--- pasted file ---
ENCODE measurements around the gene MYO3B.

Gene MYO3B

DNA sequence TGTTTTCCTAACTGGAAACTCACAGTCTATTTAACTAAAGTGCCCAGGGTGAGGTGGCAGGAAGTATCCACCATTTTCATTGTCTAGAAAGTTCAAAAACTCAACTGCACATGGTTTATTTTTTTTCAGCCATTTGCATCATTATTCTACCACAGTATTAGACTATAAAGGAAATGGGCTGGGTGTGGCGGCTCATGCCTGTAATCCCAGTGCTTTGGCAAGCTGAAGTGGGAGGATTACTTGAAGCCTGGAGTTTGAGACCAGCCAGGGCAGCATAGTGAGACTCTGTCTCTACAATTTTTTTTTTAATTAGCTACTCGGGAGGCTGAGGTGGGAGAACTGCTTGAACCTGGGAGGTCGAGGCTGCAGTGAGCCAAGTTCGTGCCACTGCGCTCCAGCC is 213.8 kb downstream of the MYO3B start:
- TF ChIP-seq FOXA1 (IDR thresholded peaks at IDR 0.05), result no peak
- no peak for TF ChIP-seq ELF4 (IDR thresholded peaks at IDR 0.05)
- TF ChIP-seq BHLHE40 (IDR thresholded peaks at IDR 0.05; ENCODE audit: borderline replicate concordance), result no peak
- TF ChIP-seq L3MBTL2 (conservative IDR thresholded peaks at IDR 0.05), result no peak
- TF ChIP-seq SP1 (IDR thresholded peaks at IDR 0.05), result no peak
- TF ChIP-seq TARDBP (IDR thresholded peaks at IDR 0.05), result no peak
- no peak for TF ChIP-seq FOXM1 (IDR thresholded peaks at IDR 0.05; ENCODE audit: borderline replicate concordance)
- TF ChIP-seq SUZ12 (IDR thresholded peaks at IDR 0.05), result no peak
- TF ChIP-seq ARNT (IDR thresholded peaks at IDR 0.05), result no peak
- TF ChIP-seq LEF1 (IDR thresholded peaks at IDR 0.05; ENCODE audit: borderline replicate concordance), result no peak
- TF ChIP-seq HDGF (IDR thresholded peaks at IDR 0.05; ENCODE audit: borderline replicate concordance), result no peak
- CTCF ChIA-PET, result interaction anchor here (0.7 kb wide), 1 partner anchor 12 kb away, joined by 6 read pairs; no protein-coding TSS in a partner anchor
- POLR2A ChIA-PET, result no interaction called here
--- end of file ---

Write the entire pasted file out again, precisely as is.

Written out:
ENCODE measurements around the gene MYO3B.

Gene MYO3B

DNA sequence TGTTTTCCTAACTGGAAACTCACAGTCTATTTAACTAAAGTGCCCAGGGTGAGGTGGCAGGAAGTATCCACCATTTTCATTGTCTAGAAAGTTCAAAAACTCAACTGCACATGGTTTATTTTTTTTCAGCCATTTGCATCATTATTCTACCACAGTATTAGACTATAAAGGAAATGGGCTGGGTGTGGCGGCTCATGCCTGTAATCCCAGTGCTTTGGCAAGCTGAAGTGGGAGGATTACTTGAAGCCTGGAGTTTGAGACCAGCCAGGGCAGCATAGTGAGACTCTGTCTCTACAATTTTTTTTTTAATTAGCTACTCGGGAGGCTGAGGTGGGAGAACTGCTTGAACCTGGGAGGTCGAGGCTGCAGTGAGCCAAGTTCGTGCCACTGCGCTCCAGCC is 213.8 kb downstream of the MYO3B start:
- TF ChIP-seq FOXA1 (IDR thresholded peaks at IDR 0.05), result no peak
- no peak for TF ChIP-seq ELF4 (IDR thresholded peaks at IDR 0.05)
- TF ChIP-seq BHLHE40 (IDR thresholded peaks at IDR 0.05; ENCODE audit: borderline replicate concordance), result no peak
- TF ChIP-seq L3MBTL2 (conservative IDR thresholded peaks at IDR 0.05), result no peak
- TF ChIP-seq SP1 (IDR thresholded peaks at IDR 0.05), result no peak
- TF ChIP-seq TARDBP (IDR thresholded peaks at IDR 0.05), result no peak
- no peak for TF ChIP-seq FOXM1 (IDR thresholded peaks at IDR 0.05; ENCODE audit: borderline replicate concordance)
- TF ChIP-seq SUZ12 (IDR thresholded peaks at IDR 0.05), result no peak
- TF ChIP-seq ARNT (IDR thresholded peaks at IDR 0.05), result no peak
- TF ChIP-seq LEF1 (IDR thresholded peaks at IDR 0.05; ENCODE audit: borderline replicate concordance), result no peak
- TF ChIP-seq HDGF (IDR thresholded peaks at IDR 0.05; ENCODE audit: borderline replicate concordance), result no peak
- CTCF ChIA-PET, result interaction anchor here (0.7 kb wide), 1 partner anchor 12 kb away, joined by 6 read pairs; no protein-coding TSS in a partner anchor
- POLR2A ChIA-PET, result no interaction called here